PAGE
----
Researchers are investigating how the restoration of a peatland affects its hydrological conditions, greenhouse gases and vegetation

How does the restoration of peatland affect the carbon and water cycles, vegetation, and microbial communities in the area? This is being investigated in a project currently underway near Pallas-Yllästunturi National Park in Matorovansuo and Välisuo peatlands.
Talvinen metsä-oja, joka on täytetty hakkuutähteillä.
The trunks and logging residues are used to block ditches. Image Jack Chapman, Ilmatieteen laitos

Peatlands depend on moisture, and restoration aims to raise the water levels, and to recover the peatland environments and their diverse, sometimes endangered, species. Raising the water level also prevents the decomposition of old peat and the release of carbon into the atmosphere, while allowing new peat and carbon to build up.

Some of the trees in the area are being cut down, and the trunks and logging residues are used to block the ditches, deviating from the established peatland restoration method of Metsähallitus, where the ditches are filled only with peat. This is done to restore the original tree density and maintain the subsurface water flow typical of aapa mires. Logging residues slow down the water flow, and the released nutrients promote microbial activity, reducing nutrient leaching into downstream waters. Wood biomass in peat increases soil carbon storage.

Restoration is part of the LIFE PeatCarbon project, funded by the European Union from 2022 to 2027 and coordinated by the University of Latvia. Finnish partners in the project include the Finnish Meteorological Institute, the University of Oulu, and the Natural Resources Institute Finland, as well as Metsähallitus, which carries out the restoration measures. Other project partners are from Denmark, Germany, and Latvia.

The mysteries of water cycle are being investigated using various methods and combined with modeling

A research group from the University of Oulu is investigating how restoration changes hydrological conditions in the area.

"When ditches are blocked, where does, for example, spring meltwater flow? Surface water flows are expected to become more even, and as the groundwater level rises, greenhouse gas emissions decrease. We are building models of these effects on the catchment water system, which will allow us to assess the effects of restoration up to 50 years into the future," says doctoral researcher Anna Autio from the University of Oulu.

To refine their models, researchers from the University of Oulu conduct wireless monitoring. Ground penetrating radar surveys are also conducted in the spring. Measurements determine the thickness of peat layer and soil structures, such as rapidly permeable sand layers, to determine where water goes or stays. Modeling is being developed so that the effects of restoration in other areas can also be assessed using these models.

The University of Oulu's research in the Pallas region is part of projects funded by the Academy of Finland and the EU, as well as the flagship project Digital Waters.

Matorovansuo and Välisuo peatlands are one of the northernmost restoration sites in the world, where the effects on hydrology, greenhouse gases, vegetation, and microbiota will be closely monitored in the coming years.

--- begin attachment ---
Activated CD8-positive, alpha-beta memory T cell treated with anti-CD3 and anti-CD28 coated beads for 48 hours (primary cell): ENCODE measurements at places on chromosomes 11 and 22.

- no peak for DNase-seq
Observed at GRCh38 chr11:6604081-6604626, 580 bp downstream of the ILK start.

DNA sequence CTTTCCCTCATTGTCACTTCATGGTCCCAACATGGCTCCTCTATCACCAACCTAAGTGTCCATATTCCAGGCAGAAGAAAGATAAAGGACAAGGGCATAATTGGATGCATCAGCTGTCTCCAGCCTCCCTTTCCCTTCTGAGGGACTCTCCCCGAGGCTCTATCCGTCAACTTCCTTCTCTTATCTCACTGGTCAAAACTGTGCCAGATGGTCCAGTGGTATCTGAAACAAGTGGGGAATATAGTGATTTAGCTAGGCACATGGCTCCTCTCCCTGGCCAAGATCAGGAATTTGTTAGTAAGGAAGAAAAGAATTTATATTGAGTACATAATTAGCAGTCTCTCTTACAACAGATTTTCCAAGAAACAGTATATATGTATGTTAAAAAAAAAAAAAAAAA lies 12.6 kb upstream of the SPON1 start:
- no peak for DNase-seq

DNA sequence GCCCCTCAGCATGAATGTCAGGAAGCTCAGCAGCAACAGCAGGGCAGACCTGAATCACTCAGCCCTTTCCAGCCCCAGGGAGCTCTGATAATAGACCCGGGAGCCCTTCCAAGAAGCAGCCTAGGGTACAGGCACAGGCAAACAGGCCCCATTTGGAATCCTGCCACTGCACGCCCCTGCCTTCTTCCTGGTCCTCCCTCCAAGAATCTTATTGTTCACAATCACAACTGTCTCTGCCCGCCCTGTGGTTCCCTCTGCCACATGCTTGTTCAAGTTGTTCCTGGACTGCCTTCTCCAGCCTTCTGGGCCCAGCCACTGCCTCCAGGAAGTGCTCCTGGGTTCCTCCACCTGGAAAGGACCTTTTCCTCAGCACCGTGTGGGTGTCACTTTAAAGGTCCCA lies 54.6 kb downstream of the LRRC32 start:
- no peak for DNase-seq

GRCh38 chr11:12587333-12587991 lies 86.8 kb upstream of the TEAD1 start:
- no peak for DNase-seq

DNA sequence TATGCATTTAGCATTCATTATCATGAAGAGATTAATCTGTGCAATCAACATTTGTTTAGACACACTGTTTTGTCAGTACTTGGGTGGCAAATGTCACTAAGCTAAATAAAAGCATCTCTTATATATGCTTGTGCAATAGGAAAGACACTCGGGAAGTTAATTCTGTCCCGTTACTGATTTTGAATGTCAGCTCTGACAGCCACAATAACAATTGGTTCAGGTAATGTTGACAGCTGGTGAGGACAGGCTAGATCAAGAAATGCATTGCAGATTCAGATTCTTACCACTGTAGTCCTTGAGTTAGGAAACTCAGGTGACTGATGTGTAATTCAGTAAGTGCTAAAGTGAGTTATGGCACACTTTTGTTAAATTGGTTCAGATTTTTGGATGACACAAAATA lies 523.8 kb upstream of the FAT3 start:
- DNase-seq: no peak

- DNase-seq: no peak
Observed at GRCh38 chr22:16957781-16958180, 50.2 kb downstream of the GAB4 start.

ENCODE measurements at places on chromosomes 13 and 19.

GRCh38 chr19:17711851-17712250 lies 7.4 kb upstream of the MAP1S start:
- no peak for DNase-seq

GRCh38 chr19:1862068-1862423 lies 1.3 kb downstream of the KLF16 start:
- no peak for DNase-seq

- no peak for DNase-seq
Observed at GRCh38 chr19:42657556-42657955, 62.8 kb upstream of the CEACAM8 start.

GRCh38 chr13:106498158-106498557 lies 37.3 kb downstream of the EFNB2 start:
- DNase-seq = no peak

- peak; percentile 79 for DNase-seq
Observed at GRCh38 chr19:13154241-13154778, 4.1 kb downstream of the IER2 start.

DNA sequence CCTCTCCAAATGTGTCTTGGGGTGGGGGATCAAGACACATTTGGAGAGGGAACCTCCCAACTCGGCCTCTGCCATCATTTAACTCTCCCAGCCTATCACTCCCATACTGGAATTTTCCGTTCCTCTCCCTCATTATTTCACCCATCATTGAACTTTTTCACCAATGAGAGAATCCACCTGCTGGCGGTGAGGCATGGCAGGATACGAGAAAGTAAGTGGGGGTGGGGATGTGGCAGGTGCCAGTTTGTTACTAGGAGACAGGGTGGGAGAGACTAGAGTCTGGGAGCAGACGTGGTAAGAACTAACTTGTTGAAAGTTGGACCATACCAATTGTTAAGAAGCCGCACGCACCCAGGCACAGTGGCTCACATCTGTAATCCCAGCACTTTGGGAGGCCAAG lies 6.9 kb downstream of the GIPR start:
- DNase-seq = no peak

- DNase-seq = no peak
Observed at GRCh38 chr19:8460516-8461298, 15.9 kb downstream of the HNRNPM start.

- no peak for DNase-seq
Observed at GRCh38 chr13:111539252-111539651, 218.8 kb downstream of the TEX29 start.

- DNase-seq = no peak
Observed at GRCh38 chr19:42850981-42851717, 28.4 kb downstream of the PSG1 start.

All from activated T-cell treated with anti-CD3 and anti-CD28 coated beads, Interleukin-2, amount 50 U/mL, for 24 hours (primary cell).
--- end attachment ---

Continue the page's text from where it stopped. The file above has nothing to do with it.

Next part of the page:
Changes in greenhouse gases and vegetation are being investigated through joint research

The Finnish Meteorological Institute and the Natural Resources Institute Finland measure greenhouse gas fluxes (carbon dioxide, methane, and nitrous oxide) in the restored areas before and after restoration. This allows for the quantification of the impact of restoration on peatlands immediately in the first years after the intervention. Continuous micrometeorological eddy covariance measurement is one of the state-of-the-art measurement methods used.

"It is expected that restoration will quickly lead to changes in water conditions and greenhouse gas balances, but changes in vegetation will take longer to become apparent. The Natural Resources Institute Finland is studying the effects of restoration on the area's vegetation and microbial communities by measuring them before and after restoration. Remote sensing methods play an important role," says Senior Researcher Jenni Hultman from the Natural Resources Institute Finland.

Microbes are studied using precise sequencing methods that provide information not only about species but also about microbial functionality. Functions related to greenhouse gas cycles are of particular interest.

Measurements are used to support modelling of greenhouse gas budgets. Researchers from the Finnish Meteorological Institute are modelling the effects of restoration on the area's greenhouse gas balances and peat carbon storage decades into the future.

"Simulations seek to answer questions such as how climate change affects greenhouse gas balances and soil water conditions, and how fast peat accumulates. These questions will be answered by models that accurately describe peat and vegetation processes," says Principal Scientist Tuula Aalto from the Finnish Meteorological Institute.

The research is part of the Finnish Meteorological Institute's long-term research activities in the Pallas region.

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Last updated: 6.3.2024